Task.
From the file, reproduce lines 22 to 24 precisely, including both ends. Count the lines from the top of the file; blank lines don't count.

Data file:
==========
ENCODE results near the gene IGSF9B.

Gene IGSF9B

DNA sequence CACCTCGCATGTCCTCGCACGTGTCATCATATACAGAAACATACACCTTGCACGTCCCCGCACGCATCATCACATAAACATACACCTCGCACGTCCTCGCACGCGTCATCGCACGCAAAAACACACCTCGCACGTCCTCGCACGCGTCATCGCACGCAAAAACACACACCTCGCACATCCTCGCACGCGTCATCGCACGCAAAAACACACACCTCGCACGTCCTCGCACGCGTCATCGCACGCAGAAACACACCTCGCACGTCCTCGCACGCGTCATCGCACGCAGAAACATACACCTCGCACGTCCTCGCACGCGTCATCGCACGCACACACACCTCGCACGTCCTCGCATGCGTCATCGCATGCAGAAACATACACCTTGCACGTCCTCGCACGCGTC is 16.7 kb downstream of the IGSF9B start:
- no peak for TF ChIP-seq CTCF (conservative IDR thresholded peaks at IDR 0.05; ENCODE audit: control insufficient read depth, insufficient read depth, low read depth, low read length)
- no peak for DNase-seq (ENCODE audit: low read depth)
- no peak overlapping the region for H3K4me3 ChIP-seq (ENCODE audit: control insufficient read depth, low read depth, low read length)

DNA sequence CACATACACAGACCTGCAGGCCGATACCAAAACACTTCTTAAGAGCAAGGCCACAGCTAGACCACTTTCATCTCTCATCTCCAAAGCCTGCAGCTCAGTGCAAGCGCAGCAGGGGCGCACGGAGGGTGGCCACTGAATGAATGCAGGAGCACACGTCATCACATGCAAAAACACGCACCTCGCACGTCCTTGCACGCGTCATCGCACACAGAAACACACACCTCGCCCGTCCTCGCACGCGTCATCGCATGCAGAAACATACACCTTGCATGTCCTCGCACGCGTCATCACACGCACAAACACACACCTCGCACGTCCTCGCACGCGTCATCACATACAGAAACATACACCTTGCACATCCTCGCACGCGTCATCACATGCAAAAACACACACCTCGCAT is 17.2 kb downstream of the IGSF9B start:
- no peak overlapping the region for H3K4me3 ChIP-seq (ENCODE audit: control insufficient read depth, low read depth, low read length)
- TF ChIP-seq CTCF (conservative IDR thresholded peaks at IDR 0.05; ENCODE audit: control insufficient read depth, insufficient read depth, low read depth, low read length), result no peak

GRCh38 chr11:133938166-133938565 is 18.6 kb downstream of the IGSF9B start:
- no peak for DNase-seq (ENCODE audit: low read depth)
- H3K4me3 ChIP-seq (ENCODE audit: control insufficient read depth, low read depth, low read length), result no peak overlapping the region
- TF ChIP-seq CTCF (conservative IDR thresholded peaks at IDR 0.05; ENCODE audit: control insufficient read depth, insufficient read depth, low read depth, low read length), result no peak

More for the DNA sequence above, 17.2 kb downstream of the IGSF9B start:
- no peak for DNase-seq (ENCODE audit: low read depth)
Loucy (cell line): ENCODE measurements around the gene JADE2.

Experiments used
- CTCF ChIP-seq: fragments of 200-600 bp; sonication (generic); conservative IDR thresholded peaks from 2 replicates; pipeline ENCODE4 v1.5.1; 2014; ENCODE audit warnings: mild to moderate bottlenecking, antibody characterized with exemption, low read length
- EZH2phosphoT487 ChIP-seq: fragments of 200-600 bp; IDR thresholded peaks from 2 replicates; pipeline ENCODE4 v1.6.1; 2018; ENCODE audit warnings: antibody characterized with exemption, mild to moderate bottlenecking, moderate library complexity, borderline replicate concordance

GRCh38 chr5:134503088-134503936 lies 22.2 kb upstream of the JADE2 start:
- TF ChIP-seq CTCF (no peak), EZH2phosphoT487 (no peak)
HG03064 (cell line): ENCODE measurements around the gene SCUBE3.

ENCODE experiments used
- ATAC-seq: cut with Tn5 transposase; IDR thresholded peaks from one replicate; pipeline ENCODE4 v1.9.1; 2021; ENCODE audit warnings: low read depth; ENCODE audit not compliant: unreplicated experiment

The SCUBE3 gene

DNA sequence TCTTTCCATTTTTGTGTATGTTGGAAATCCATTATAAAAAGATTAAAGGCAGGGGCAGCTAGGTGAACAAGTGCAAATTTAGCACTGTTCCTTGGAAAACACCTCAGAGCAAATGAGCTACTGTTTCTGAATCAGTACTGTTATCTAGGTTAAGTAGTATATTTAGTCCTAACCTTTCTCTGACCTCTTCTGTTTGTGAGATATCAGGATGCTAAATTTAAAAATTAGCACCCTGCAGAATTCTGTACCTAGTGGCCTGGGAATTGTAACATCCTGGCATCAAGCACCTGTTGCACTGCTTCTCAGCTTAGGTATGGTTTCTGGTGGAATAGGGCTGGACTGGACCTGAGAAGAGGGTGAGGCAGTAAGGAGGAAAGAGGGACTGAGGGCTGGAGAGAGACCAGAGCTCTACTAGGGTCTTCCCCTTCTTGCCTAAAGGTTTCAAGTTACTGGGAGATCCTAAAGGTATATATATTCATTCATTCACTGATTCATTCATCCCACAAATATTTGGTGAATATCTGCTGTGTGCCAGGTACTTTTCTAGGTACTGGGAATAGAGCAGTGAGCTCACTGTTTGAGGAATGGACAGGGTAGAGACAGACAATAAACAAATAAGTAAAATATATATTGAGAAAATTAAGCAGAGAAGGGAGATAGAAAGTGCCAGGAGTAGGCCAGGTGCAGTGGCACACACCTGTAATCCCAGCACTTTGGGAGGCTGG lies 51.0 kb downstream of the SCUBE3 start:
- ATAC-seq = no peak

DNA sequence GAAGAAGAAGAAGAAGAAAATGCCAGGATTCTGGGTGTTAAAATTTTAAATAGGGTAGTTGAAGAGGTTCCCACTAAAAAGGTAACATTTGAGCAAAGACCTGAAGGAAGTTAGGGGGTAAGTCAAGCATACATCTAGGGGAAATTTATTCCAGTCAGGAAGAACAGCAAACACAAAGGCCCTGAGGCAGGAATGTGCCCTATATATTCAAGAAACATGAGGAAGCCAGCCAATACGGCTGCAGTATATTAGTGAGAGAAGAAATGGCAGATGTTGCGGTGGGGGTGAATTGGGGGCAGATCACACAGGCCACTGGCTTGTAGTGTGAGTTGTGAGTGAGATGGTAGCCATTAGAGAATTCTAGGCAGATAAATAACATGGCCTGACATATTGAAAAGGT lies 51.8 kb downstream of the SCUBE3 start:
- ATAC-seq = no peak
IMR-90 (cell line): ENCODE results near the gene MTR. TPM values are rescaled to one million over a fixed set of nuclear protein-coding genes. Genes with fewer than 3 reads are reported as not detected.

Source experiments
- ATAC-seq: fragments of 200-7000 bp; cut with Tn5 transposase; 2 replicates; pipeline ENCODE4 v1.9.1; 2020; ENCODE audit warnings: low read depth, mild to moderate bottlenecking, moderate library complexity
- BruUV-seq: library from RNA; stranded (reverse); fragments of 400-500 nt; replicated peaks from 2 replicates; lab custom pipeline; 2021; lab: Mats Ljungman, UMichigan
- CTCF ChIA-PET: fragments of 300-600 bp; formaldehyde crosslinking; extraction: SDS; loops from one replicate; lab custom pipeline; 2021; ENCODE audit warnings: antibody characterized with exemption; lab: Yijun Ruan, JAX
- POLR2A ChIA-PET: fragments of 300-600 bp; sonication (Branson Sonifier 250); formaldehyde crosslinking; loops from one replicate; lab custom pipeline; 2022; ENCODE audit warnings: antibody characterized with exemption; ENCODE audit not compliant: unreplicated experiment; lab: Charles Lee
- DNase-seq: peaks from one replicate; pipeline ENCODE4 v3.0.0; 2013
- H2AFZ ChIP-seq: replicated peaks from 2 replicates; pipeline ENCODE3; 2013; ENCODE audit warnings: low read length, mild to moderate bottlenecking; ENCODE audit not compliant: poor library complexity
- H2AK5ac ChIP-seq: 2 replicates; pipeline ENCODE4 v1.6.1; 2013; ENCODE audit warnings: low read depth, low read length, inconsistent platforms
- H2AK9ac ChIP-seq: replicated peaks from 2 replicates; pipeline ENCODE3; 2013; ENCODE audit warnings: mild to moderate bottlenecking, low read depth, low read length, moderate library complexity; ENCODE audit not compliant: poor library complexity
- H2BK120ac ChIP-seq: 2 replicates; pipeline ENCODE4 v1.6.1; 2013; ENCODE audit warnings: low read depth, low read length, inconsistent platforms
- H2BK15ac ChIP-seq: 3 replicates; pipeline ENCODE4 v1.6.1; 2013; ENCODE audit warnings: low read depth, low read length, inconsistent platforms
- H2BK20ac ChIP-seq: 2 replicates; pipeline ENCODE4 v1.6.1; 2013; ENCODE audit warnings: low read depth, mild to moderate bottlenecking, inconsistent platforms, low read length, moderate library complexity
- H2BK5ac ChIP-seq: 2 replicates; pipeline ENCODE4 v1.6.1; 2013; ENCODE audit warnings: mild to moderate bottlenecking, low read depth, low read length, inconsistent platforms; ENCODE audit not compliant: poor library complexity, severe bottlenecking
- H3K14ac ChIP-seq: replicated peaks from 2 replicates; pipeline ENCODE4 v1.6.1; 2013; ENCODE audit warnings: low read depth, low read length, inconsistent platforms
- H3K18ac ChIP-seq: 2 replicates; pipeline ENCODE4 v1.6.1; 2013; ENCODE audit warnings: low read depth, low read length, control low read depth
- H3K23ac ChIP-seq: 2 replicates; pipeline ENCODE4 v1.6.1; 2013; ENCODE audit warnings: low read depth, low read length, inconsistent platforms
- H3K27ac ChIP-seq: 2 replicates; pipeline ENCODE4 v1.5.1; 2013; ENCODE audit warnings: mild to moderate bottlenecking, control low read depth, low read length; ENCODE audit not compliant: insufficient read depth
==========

HG03064 (cell line): ENCODE measurements around the gene SCUBE3.

ENCODE experiments used
- ATAC-seq: cut with Tn5 transposase; IDR thresholded peaks from one replicate; pipeline ENCODE4 v1.9.1; 2021; ENCODE audit warnings: low read depth; ENCODE audit not compliant: unreplicated experiment